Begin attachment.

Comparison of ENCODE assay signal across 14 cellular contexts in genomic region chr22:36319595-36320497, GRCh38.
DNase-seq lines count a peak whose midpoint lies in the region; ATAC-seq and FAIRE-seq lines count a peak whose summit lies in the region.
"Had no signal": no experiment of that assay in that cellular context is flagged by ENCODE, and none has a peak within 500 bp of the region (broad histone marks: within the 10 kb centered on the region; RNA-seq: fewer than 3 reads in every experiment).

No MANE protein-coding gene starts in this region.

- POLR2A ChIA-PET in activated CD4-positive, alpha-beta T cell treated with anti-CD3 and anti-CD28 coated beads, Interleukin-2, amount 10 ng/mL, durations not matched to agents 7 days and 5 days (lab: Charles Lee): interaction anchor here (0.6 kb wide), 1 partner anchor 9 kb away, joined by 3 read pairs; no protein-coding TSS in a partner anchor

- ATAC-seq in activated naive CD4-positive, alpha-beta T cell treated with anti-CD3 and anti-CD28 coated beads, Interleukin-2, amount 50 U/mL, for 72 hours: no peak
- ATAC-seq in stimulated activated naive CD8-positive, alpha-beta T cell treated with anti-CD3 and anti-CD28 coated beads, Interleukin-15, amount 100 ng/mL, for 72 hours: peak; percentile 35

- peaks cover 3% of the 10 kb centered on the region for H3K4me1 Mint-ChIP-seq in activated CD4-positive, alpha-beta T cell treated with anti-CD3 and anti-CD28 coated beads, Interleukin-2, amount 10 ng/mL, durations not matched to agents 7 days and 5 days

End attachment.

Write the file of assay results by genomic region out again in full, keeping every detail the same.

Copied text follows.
Comparison of ENCODE assay signal across 14 cellular contexts in genomic region chr22:36319595-36320497, GRCh38.
DNase-seq lines count a peak whose midpoint lies in the region; ATAC-seq and FAIRE-seq lines count a peak whose summit lies in the region.
"Had no signal": no experiment of that assay in that cellular context is flagged by ENCODE, and none has a peak within 500 bp of the region (broad histone marks: within the 10 kb centered on the region; RNA-seq: fewer than 3 reads in every experiment).

No MANE protein-coding gene starts in this region.

- POLR2A ChIA-PET in activated CD4-positive, alpha-beta T cell treated with anti-CD3 and anti-CD28 coated beads, Interleukin-2, amount 10 ng/mL, durations not matched to agents 7 days and 5 days (lab: Charles Lee): interaction anchor here (0.6 kb wide), 1 partner anchor 9 kb away, joined by 3 read pairs; no protein-coding TSS in a partner anchor

- ATAC-seq in activated naive CD4-positive, alpha-beta T cell treated with anti-CD3 and anti-CD28 coated beads, Interleukin-2, amount 50 U/mL, for 72 hours: no peak
- ATAC-seq in stimulated activated naive CD8-positive, alpha-beta T cell treated with anti-CD3 and anti-CD28 coated beads, Interleukin-15, amount 100 ng/mL, for 72 hours: peak; percentile 35

- peaks cover 3% of the 10 kb centered on the region for H3K4me1 Mint-ChIP-seq in activated CD4-positive, alpha-beta T cell treated with anti-CD3 and anti-CD28 coated beads, Interleukin-2, amount 10 ng/mL, durations not matched to agents 7 days and 5 days